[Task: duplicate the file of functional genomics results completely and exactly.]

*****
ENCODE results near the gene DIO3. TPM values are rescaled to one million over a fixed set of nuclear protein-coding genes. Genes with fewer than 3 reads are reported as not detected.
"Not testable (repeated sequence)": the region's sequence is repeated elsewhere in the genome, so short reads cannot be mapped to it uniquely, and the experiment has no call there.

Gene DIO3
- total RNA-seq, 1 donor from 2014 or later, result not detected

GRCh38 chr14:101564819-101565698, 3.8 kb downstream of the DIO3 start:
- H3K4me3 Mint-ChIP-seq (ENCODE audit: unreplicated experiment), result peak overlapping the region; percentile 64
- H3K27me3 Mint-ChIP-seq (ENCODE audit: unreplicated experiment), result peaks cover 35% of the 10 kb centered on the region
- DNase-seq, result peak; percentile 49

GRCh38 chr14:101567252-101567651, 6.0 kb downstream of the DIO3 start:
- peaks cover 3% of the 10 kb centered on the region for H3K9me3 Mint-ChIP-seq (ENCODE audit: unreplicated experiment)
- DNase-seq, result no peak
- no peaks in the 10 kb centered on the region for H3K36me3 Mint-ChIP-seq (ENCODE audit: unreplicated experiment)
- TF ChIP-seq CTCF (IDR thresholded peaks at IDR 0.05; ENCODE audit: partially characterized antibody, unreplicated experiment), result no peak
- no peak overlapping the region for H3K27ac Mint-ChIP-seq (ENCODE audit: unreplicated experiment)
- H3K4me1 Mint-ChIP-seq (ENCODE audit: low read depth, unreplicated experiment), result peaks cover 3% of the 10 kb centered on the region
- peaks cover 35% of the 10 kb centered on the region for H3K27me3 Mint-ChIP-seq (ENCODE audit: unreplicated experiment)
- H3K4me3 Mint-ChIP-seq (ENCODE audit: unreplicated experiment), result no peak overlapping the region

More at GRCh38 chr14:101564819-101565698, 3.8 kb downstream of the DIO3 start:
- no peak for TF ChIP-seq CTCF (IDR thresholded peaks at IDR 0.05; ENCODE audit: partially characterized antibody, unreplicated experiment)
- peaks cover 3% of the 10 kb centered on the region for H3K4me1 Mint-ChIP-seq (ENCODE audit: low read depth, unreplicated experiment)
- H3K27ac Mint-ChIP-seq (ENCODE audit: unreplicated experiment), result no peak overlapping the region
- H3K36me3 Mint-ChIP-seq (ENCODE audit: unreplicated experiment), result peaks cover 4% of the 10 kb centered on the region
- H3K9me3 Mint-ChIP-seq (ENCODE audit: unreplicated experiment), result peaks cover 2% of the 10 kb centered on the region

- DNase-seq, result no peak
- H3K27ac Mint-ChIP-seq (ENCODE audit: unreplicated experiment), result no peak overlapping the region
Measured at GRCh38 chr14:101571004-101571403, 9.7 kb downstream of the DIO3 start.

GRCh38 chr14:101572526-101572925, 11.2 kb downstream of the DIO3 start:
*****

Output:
ENCODE results near the gene DIO3. TPM values are rescaled to one million over a fixed set of nuclear protein-coding genes. Genes with fewer than 3 reads are reported as not detected.
"Not testable (repeated sequence)": the region's sequence is repeated elsewhere in the genome, so short reads cannot be mapped to it uniquely, and the experiment has no call there.

Gene DIO3
- total RNA-seq, 1 donor from 2014 or later, result not detected

GRCh38 chr14:101564819-101565698, 3.8 kb downstream of the DIO3 start:
- H3K4me3 Mint-ChIP-seq (ENCODE audit: unreplicated experiment), result peak overlapping the region; percentile 64
- H3K27me3 Mint-ChIP-seq (ENCODE audit: unreplicated experiment), result peaks cover 35% of the 10 kb centered on the region
- DNase-seq, result peak; percentile 49

GRCh38 chr14:101567252-101567651, 6.0 kb downstream of the DIO3 start:
- peaks cover 3% of the 10 kb centered on the region for H3K9me3 Mint-ChIP-seq (ENCODE audit: unreplicated experiment)
- DNase-seq, result no peak
- no peaks in the 10 kb centered on the region for H3K36me3 Mint-ChIP-seq (ENCODE audit: unreplicated experiment)
- TF ChIP-seq CTCF (IDR thresholded peaks at IDR 0.05; ENCODE audit: partially characterized antibody, unreplicated experiment), result no peak
- no peak overlapping the region for H3K27ac Mint-ChIP-seq (ENCODE audit: unreplicated experiment)
- H3K4me1 Mint-ChIP-seq (ENCODE audit: low read depth, unreplicated experiment), result peaks cover 3% of the 10 kb centered on the region
- peaks cover 35% of the 10 kb centered on the region for H3K27me3 Mint-ChIP-seq (ENCODE audit: unreplicated experiment)
- H3K4me3 Mint-ChIP-seq (ENCODE audit: unreplicated experiment), result no peak overlapping the region

More at GRCh38 chr14:101564819-101565698, 3.8 kb downstream of the DIO3 start:
- no peak for TF ChIP-seq CTCF (IDR thresholded peaks at IDR 0.05; ENCODE audit: partially characterized antibody, unreplicated experiment)
- peaks cover 3% of the 10 kb centered on the region for H3K4me1 Mint-ChIP-seq (ENCODE audit: low read depth, unreplicated experiment)
- H3K27ac Mint-ChIP-seq (ENCODE audit: unreplicated experiment), result no peak overlapping the region
- H3K36me3 Mint-ChIP-seq (ENCODE audit: unreplicated experiment), result peaks cover 4% of the 10 kb centered on the region
- H3K9me3 Mint-ChIP-seq (ENCODE audit: unreplicated experiment), result peaks cover 2% of the 10 kb centered on the region

- DNase-seq, result no peak
- H3K27ac Mint-ChIP-seq (ENCODE audit: unreplicated experiment), result no peak overlapping the region
Measured at GRCh38 chr14:101571004-101571403, 9.7 kb downstream of the DIO3 start.

GRCh38 chr14:101572526-101572925, 11.2 kb downstream of the DIO3 start: